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Recent ARSF-supported Science: 2011

2011 Normal UK flying

2011 Overseas flying

GB11-01 Anthony Beck: DART ARSF data collection - Detection of Archaeological Residues using remote sensing Techniques

Detection of Archaeological Residues using remote sensing Techniques (DART) is a three year, £815,000 AHRC and EPRSC initiative funded under the Science and Heritage programme and led by the School of Computing at the University of Leeds. To examine the complex problem of heritage detection DART has attracted a consortium consisting of 25 key heritage organisations, industry organisations, academic consultants and researchers from the areas of computer vision, geophysics, remote sensing, knowledge engineering and soil science.

Aerial and geophysical survey have substantially increased our understanding of the nature and distribution of archaeology. However, there is variable understanding of the physical, chemical, biological and environmental factors which produce the archaeological contrasts that are detected by the sensors. These factors vary geographically, seasonally and diurnally, meaning that the ability to detect features changes over time and space.

DART will develop a deeper understanding of the contrast factors and detection dynamics, particularly within traditionally 'difficult' areas (for example clay and pasture). This will allow the identification of appropriate sensors and conditions for feature detection. The successful detection of features in 'difficult' areas will provide a more complete understanding of the heritage resource which will impact on research, management and development control.

GB11-02 Andrew Ford: Investigating NIR laser penetration depths in very shallow water bodies

Using terrestrial airborne laser scanning (ALS) technologies in the littoral zone would expand survey capacity in one of the most inaccessible and dangerous environments studied by researchers from a wide variety of disciplines. Within the existing grey literature there is evidence to suggest that, in particular circumstances, ALS technologies will penetrate very shallow water-bodies. Quantification of this would allow the extension of topographic survey into benthetic areas, below the low-water mark, that are often difficult to access as well as ecologically sensitive. The benefits to a large number of disciplines interested in the measurement of riverine, estuarine or coastal environments and the features within them include the potential to extract thousands of extra square metres of intertidal topography from existing datasets that may be examined without further survey and bridge the gap between terrestrial survey and bathymetric data. Currently, this is unachievable because of the lack of concurrent ground-truth data. In the light of anticipated coastal change in our marine landscapes, facilitated topographic measurement, particularly from remote technologies, will be key to assessing the impacts climate change will have upon the ecosystems and man-made structures residing in these environments.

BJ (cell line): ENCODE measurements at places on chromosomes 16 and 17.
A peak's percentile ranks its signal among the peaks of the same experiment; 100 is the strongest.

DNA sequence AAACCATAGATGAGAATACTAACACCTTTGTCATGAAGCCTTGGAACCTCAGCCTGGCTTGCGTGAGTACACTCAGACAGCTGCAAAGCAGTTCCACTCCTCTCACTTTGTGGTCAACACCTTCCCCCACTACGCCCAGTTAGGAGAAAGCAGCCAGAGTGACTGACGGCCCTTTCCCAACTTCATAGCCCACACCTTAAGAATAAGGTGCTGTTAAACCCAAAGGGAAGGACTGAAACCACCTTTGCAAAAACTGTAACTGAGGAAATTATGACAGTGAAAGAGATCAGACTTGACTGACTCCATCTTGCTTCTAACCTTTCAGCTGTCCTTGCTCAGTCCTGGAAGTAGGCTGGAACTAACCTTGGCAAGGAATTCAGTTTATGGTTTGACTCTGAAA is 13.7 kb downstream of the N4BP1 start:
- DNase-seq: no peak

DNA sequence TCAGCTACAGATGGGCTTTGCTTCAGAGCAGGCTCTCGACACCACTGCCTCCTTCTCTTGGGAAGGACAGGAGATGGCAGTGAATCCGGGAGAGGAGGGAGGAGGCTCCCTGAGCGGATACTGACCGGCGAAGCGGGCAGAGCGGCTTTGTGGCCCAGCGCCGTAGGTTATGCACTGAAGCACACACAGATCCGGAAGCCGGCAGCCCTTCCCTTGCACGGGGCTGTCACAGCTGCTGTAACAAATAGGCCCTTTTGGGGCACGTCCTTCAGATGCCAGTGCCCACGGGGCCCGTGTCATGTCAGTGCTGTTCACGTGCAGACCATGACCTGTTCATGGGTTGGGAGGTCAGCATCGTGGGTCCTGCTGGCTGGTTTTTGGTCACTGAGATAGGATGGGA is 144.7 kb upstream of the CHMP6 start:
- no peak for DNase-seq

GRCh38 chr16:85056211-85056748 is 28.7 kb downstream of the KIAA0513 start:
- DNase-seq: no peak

GB11-03 Alexandra Sanmark: The Assembly Project (TAP) - Meeting places in Northern Europe AD 400-1500

The Assembly Project - Meeting-places in Northern Europe AD 400-1500 (TAP) is an international collaborative research project on the role of assemblies ('thing sites') in the creation, consolidation and maintenance of collective identities, emergent polities and kingdoms in medieval Northern Europe.

The Assembly Project is funded by HERA (Humanities in the European Research Area, 7th Framework Program of the European Commission) and consists of four individual projects, each focussing on different objectives and study areas within the overall project. As one of the TAP principal investigators, the PI of present application explores the establishment of the Norse thing organisation and assembly sites in the areas of Viking settlement and colonisation. This application concerns a LiDAR survey of ten thing sites in Shetland, which form part of this individual project.

The project aims to offer a large-scale study of thing sites in Viking age and medieval Northern Europe. The research questions will be addressed via multi-disciplinary research, using archaeological, historical, geographical and ethnographical methods. In order to produce a set of comparative data, all research questions will be approached in a methodological framework that will use a joint GIS as an important analytical tool, integrating visual analysis, survey and excavation data.